To combat hesitancy, trust in government needed to be strong, government health communication needed to be consistent and flexible, and leaders need to avoid the politicization of COVID-19 related issues – a pitfall into which many countries have fallen. 

“Communication should be two way with informing the public and promoting mutual understanding and acceptance. Trust in government and health officials can improve public cooperation with pandemic measures,” Lazarus said. 

Vaccine Allocation – Rich Countries Should Refrain From Consuming More Than Their ‘Fair Share’
Vaccine deals by country; Suerie Moon, Co-Director at Global Health Centre, Geneva Graduate Institute

With socio-economic, racial and ethnic disparities already being exacerbated by Sars-CoV-2 on a global scale, more equitable distribution of vaccine solutions will be all the more critical, said Suerie Moon, Co-Director of Research at The Graduate Institute of International and Development, who called for proper allocation of the vaccine. 

“In order to [ensure equitable access] you need a number of countries, particularly those who are wealthy and those that have the production capacity to refrain from trying to consume more than their fair share of vaccines,” Moon stated, remarking on reports that the US, Canada, UK, Japan, and the European Union have each secured access to a basket of vaccines that would provide enough volume to cover 100% of their populations, although it remains unclear which vaccines will prove safe and effective. It is likely that China also has adequate volume and manufacturing capacity to meet its domestic needs.  

She expressed hopes, nonetheless, that the there will be potentially a larger supply of vaccines that initially anticipated to be approved and manufactured in near term. And certain pharma companies have also made commitments to ensuring vaccine supply and technology transfer to other countries with less capacity, she said.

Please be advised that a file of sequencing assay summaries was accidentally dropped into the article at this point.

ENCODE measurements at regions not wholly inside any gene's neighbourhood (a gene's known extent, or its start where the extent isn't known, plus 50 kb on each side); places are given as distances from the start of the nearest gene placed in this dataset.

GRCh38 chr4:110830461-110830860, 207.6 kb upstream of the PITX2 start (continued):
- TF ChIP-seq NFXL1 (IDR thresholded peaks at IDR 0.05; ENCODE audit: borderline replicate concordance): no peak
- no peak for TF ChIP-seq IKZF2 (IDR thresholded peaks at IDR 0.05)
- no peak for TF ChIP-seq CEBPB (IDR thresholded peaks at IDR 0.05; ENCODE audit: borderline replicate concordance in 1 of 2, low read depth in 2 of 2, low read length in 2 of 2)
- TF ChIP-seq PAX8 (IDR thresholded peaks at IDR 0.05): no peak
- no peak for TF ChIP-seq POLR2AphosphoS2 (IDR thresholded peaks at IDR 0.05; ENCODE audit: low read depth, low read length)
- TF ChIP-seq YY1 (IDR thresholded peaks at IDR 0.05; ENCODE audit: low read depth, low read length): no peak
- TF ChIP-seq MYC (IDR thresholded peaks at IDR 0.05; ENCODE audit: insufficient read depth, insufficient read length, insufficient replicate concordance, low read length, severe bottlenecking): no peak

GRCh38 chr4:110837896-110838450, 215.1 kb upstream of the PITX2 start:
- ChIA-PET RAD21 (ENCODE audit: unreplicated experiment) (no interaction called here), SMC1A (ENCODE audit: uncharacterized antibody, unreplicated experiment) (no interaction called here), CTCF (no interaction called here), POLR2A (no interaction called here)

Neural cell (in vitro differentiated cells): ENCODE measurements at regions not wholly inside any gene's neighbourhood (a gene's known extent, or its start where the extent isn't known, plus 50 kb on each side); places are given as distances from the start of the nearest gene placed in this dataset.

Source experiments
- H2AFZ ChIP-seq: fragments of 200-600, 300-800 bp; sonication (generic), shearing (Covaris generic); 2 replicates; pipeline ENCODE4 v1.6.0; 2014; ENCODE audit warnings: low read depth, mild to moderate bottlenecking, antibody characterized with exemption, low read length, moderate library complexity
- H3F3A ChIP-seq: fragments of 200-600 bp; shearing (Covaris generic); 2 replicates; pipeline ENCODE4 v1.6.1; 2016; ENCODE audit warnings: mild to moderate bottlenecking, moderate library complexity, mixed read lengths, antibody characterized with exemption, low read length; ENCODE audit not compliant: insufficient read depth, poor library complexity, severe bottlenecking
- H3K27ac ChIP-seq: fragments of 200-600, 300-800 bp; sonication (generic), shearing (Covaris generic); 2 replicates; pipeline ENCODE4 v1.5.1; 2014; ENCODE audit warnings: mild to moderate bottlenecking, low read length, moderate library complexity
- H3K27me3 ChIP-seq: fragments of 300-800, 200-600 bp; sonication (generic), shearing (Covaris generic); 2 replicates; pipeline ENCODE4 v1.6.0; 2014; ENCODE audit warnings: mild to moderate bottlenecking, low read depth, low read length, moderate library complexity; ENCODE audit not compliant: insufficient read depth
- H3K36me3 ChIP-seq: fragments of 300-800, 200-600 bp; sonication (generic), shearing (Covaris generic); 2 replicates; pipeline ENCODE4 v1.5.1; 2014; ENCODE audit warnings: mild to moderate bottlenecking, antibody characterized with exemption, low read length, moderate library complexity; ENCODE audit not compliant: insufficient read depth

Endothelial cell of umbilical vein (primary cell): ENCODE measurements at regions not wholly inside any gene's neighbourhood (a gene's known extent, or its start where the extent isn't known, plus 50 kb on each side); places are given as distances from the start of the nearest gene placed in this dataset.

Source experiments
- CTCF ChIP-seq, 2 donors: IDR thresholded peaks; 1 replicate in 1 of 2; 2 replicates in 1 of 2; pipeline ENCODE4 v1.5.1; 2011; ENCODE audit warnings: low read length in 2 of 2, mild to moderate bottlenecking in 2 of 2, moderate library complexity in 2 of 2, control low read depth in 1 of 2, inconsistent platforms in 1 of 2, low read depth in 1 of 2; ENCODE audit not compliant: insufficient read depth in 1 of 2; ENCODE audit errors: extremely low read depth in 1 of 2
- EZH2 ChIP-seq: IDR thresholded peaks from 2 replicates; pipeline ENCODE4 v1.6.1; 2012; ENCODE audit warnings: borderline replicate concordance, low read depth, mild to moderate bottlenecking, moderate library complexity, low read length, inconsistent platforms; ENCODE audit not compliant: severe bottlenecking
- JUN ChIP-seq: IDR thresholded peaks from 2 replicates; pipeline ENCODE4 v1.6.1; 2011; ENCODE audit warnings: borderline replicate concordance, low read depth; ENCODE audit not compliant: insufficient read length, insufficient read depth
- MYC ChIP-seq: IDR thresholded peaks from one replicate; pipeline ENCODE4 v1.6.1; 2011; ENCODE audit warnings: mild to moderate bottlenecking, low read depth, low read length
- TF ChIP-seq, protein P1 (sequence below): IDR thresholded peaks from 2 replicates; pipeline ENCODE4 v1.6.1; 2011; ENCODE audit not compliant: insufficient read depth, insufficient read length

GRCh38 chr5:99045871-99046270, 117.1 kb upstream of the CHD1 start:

The WHO and Gavi, Vaccine Alliance co-sponsored COVAX vaccine facility, is meanwhile a positive expression of multilateralism – drawing firm commitments to make purchase through the pool from over 171 countries representing 90% of the world’s population. That example of “vaccine multilateralism” will hopefully support a division of available vaccine supplies in a way that is more ethical and equitable, while cautioning that: “Vaccine nationalism and multilateralism operate side by side in a complex environment where it remains uncertain which vaccines will be successful, who will be getting access to them, and at what price.” 

Another “piece of the puzzle”, she added, is the need for “more emphasis on, and funding, for technology transfer on open data sharing platforms. That, she said, would ultimately help “expand the overall size of the pie.”

“There’s no point in having everybody fight for a small pie,” she warned.  “That’s not going to serve anyone’s needs. So I do think that in addition to money on the table; in addition to fair allocation, frameworks, equitable allocation frameworks, we need to make that pie bigger. We need the biggest eaters at the table to wait – until everyone has had a bite.”  

Image Credits: R Santos/HP Watch.

Combat the infodemic in health information and support health policy reporting from the global South. Our growing network of journalists in Africa, Asia, Geneva and New York connect the dots between regional realities and the big global debates, with evidence-based, open access news and analysis. To make a personal or organisational contribution click here on PayPal.